Court decision critical for Bill McCollum's chances in GOP Primary

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Meanwhile, Scott was in The Villages yesterday on a campaign swing, where, according to the Orlando Sentinel's Christine Show, "the Republican candidate for governor offered few specifics on how to do that during his visit Monday to this retirement community."


Which reminds me - have there been many audiences in Florida that have been overwhelmed by a Rick Scott appearance?  I can only speak about his appearance at the Tampa Club a few months ago, when the neophyte political candidate made one of his first public speeches ever - nothing too impressive, but also far too early in his campaign to be too judgmental.  That was the take then.


But is he wowing Republicans on the campaign trail?  That is, when he's not speaking out about Arizona's illegal immigration law?  One wonders.  Yes, he's spending Bill McCollum into the ground right now, but is the electorate so dazzled by the commercials? Or are they simply less impressed with the devil they now, the Attorney General who's been involved in Florida politics for three decades now?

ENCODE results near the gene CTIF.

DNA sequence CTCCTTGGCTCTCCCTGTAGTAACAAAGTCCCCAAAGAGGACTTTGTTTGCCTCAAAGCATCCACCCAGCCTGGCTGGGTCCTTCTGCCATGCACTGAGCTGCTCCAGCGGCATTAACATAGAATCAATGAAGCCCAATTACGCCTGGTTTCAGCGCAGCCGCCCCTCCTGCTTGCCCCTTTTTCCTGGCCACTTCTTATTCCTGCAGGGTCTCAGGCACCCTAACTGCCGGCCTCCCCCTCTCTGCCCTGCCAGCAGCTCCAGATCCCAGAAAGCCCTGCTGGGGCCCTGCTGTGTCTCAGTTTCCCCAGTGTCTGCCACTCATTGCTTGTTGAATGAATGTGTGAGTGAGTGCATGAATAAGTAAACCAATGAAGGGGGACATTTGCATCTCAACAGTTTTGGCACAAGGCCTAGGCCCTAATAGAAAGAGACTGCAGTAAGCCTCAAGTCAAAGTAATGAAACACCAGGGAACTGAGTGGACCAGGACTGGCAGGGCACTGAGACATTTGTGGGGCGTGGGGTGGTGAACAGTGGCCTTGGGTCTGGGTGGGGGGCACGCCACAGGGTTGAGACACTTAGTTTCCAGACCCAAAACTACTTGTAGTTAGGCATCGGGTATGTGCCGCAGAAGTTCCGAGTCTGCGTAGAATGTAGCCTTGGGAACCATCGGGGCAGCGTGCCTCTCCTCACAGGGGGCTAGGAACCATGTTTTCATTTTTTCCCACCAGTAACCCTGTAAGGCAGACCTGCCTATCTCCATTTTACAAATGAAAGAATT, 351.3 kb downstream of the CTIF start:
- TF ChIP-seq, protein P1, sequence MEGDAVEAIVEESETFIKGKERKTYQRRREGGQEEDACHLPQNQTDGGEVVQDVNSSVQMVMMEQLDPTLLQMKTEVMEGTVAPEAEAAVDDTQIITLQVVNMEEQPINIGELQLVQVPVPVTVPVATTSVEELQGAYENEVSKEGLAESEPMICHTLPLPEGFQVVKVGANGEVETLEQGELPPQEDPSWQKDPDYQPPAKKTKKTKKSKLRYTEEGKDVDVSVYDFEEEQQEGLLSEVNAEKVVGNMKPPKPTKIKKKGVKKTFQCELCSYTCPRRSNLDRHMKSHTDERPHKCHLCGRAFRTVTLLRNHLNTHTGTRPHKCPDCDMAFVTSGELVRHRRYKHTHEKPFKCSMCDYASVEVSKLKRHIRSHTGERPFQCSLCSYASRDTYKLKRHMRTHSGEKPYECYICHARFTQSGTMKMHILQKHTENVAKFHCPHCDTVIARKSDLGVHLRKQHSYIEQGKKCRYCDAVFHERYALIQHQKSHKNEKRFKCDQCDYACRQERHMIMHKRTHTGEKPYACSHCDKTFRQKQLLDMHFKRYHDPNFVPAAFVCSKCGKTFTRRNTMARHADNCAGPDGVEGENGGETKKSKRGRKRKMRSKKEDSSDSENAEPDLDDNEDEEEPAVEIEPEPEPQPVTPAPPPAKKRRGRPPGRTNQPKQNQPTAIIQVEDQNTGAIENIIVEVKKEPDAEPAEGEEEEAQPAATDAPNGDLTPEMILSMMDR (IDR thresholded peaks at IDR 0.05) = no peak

Florida's public finance laws ("derided as welfare for politicians") will make Attorney General and GOP gubernatorial candidate Bill McCollum eligible for taxpayer funds matching dollar-for-dollar what his richer opponent, Rick Scott spends over the $24.9 million limit, which could happen within the next week or so.

That's the law, though the multimillionaire Scott did say when he got into the campaign that he wouldn't spend more than $24.9 million limit.

But now that he's leading in some polls and starting to enjoy the rigors of a campaign, he's determined to do what politicians all across the country have done, which is to spend as much cash as he has to win office.

People may not like it, but it's allowed.

What isn't allowed is to stop his opponents from then being able to exploit the state's election laws to get matching funds, specifically a dollar-for-dollar match on everything Scott spends past that $24.9 million limit..  But somehow, Scott doesn't like that part of the law, claiming that it's an unconstitutional violation of his constitutional rights.

Despite Scott's lawsuit,  the suddenly cash poor McCollum is still slated to get more than $2 million under a separate law that awards matching funds of up to $250 for each individual contribution he gets from a Florida voter.

On Wednesday U.S. Judge Robert Hinkle is scheduled to hear Scott's request.

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